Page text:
For reference, most of the outsourcers are hiring 4 percent of applicants. The applicants are all graduates with a degree in accounting and most have worked for one to three years for a local firm. They are provided two to four weeks of training before ever doing a return on a production basis. They are paid approximately three times what the local Indian firms pay them during the three years required to take the final chartered accountant exam.

8. Does your firm have a leader who is passionate about making outsourcing a success, or do you have someone who wants to prove that it will not work in your firm?
Leadership and commitment are required to succeed at any project. A project such as outsourcing has unknowns that require a leader to maintain confidence that, even if there are “bumps in the road,” the firm has the commitment and resources to make the project a success.

Most people do not like change, and outsourcing requires changes in your systems, processes and training. As one outsourcer told us, “with good systems, processes and training, the people factor is significantly reduced.”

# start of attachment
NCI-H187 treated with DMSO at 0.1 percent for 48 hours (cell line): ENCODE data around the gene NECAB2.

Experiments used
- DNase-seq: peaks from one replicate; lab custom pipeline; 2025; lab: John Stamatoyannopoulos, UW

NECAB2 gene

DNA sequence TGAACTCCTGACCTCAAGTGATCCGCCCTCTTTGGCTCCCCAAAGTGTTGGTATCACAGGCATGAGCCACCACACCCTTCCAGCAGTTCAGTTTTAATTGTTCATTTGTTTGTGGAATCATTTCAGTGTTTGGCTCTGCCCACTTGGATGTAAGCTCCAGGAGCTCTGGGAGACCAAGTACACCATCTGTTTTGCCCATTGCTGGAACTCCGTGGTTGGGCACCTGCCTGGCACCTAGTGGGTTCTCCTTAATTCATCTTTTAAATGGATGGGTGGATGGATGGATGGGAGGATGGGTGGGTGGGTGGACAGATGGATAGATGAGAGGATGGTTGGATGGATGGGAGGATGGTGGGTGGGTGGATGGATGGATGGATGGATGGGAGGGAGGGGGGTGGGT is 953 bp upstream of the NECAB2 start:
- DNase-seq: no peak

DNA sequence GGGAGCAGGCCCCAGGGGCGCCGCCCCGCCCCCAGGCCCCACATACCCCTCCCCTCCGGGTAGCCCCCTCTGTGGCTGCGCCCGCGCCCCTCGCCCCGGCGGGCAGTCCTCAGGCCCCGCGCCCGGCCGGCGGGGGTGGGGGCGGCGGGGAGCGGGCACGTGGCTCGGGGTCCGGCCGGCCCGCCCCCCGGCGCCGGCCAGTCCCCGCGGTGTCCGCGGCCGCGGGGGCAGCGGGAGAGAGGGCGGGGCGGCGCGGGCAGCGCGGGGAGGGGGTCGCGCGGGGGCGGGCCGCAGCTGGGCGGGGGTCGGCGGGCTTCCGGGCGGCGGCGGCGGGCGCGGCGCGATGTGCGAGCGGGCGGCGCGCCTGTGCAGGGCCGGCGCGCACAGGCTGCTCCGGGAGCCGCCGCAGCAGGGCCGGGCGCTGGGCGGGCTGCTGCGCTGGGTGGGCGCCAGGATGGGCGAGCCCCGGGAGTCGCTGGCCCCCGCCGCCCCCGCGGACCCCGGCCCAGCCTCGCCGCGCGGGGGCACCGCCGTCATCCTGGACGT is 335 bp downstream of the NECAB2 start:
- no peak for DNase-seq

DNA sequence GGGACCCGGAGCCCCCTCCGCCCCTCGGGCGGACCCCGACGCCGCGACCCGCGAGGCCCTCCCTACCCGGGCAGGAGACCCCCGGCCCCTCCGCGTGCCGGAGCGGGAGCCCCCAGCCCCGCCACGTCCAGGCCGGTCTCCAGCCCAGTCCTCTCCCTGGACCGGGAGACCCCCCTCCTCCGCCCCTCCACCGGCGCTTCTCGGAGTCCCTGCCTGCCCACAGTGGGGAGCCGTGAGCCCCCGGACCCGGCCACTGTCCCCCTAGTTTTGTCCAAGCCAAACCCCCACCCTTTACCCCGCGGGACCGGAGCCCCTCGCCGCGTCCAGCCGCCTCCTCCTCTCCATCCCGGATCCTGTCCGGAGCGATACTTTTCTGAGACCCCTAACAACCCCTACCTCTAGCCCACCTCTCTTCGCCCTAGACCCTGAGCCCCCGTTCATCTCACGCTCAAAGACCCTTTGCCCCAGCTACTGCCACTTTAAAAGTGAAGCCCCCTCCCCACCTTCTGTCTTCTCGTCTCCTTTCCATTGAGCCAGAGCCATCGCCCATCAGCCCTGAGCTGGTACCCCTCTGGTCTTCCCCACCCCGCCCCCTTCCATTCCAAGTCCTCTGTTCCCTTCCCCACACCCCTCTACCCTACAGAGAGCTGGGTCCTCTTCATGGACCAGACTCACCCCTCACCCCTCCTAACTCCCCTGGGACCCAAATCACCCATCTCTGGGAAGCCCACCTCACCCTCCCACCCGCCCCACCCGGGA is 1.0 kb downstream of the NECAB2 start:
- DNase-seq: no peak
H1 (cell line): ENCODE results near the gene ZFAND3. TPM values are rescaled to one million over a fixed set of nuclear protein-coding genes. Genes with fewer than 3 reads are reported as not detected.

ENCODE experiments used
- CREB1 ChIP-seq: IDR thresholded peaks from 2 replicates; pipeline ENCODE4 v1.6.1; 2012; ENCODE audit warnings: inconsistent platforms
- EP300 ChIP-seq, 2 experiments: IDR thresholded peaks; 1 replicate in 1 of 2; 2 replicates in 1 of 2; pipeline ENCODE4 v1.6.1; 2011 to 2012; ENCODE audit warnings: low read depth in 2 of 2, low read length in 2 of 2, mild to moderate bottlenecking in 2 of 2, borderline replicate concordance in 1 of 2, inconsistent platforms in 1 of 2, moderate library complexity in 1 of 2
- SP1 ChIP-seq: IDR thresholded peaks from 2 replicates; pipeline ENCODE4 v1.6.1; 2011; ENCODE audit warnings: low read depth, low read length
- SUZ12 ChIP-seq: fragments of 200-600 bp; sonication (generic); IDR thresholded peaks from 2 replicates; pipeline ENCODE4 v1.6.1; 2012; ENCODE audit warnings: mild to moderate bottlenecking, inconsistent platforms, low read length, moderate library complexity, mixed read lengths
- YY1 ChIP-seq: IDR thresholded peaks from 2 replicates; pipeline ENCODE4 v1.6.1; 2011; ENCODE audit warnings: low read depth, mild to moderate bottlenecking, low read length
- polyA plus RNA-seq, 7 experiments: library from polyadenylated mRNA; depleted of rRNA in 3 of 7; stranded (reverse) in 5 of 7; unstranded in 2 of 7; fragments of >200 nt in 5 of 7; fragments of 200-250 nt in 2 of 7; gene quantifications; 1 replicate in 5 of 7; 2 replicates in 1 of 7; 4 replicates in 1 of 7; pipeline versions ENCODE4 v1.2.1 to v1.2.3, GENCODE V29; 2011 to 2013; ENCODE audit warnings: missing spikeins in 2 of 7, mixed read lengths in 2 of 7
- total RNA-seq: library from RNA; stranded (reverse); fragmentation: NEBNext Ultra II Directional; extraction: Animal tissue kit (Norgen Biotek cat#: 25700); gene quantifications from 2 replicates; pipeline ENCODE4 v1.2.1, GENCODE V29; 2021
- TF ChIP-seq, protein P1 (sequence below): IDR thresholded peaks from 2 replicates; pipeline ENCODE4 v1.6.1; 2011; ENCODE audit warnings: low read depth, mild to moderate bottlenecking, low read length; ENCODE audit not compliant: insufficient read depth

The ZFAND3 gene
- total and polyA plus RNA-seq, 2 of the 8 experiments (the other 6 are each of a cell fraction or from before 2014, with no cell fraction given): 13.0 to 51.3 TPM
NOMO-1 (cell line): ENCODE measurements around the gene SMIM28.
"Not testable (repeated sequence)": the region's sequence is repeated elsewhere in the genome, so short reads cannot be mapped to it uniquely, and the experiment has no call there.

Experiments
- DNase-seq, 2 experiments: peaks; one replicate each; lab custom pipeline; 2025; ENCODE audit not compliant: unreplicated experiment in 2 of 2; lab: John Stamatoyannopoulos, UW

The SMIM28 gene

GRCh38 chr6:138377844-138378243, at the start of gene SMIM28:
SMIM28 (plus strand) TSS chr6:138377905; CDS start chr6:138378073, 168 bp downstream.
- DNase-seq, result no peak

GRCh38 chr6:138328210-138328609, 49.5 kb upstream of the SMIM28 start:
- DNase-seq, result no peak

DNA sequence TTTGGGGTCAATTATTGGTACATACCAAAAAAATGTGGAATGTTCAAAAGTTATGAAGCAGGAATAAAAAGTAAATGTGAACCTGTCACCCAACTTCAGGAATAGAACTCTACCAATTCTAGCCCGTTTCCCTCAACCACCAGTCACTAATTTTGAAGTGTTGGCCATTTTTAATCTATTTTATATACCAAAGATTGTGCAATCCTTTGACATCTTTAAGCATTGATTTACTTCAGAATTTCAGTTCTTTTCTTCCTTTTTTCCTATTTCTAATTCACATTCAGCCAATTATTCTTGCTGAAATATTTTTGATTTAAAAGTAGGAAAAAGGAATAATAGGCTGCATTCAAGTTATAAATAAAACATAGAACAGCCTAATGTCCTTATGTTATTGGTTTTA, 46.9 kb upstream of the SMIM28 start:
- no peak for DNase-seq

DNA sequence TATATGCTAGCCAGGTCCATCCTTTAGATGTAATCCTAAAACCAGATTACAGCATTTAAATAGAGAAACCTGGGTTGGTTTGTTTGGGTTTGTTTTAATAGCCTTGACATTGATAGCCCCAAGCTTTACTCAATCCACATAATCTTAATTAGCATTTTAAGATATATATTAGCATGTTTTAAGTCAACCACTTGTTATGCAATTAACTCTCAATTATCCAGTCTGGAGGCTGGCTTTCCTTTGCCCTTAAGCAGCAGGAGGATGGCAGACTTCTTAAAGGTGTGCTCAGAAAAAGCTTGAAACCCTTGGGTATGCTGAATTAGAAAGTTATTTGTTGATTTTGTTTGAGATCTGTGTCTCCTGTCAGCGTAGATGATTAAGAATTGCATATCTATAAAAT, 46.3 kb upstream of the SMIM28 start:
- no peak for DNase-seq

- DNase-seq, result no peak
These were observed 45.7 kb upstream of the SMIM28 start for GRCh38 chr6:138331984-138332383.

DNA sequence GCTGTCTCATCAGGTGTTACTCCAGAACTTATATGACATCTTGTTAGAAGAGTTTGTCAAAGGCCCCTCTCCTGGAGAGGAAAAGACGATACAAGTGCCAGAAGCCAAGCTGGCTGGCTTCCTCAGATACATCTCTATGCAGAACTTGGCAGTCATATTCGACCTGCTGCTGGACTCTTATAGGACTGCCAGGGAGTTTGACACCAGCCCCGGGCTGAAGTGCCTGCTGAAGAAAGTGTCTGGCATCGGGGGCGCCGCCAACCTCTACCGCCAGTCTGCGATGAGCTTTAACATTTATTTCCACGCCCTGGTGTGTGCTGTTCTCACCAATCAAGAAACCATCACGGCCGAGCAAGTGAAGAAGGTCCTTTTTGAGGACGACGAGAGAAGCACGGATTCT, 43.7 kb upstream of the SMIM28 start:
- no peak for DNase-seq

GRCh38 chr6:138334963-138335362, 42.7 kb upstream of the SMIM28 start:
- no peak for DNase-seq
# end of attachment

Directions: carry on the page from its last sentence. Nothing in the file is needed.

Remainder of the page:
Some of the outsourcers are trying to determine how much additional training will be required to fill the gap if they accept 8 percent rather than 4 percent of the applicants. This is an entirely different perspective than we have operated with in the U.S. for the past 15 years.

9. Do you have competitors who are experimenting with or utilizing outsourcing?
Keeping up with the Joneses is typically not a good management philosophy. However, tax prep is a commodity service; maintaining costs while improving processes and systems will be important to most firms. This, coupled with the labor shortage in the U.S. accounting profession, causes firms to at least consider alternatives.

Accounting and tax are some of the last services to be outsourced. The risks are far less than you read in the paper. The major outsourcers have operated with two distinct strategies. The first is to sell tickets and then produce the show. The second is to build it and they will come. The latter strategy is much stronger and generally adopted by companies with experience, capital and diverse outsourcing experience. The advantage to U.S. accounting firms is that someone outside our industry is finally looking at our processes and improving them.